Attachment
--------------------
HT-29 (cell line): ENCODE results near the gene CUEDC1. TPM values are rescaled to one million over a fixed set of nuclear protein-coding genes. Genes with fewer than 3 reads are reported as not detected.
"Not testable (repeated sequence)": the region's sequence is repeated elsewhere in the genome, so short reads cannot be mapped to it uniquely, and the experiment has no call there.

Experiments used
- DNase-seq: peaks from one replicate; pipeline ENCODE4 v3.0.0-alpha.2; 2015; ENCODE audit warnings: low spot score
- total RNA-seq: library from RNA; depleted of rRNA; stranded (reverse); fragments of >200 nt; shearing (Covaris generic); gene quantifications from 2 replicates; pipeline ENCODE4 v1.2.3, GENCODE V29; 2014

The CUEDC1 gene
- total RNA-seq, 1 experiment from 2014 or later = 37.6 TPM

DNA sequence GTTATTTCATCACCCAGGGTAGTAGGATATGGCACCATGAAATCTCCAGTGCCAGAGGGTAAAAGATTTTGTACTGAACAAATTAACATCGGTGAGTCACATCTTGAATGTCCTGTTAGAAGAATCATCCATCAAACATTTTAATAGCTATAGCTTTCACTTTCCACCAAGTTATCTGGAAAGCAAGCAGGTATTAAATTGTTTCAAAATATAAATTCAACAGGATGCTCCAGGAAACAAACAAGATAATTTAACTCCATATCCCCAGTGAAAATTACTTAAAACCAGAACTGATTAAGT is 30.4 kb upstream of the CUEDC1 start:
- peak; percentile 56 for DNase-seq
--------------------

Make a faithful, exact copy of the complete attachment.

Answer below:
HT-29 (cell line): ENCODE results near the gene CUEDC1. TPM values are rescaled to one million over a fixed set of nuclear protein-coding genes. Genes with fewer than 3 reads are reported as not detected.
"Not testable (repeated sequence)": the region's sequence is repeated elsewhere in the genome, so short reads cannot be mapped to it uniquely, and the experiment has no call there.

Experiments used
- DNase-seq: peaks from one replicate; pipeline ENCODE4 v3.0.0-alpha.2; 2015; ENCODE audit warnings: low spot score
- total RNA-seq: library from RNA; depleted of rRNA; stranded (reverse); fragments of >200 nt; shearing (Covaris generic); gene quantifications from 2 replicates; pipeline ENCODE4 v1.2.3, GENCODE V29; 2014

The CUEDC1 gene
- total RNA-seq, 1 experiment from 2014 or later = 37.6 TPM

DNA sequence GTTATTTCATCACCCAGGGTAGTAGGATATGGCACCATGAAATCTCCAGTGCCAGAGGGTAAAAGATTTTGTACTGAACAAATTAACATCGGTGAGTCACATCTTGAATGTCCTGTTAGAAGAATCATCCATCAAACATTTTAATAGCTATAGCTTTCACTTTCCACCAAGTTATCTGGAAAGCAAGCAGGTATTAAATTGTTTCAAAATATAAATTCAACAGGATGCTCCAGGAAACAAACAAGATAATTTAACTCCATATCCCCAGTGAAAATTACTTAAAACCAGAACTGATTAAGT is 30.4 kb upstream of the CUEDC1 start:
- peak; percentile 56 for DNase-seq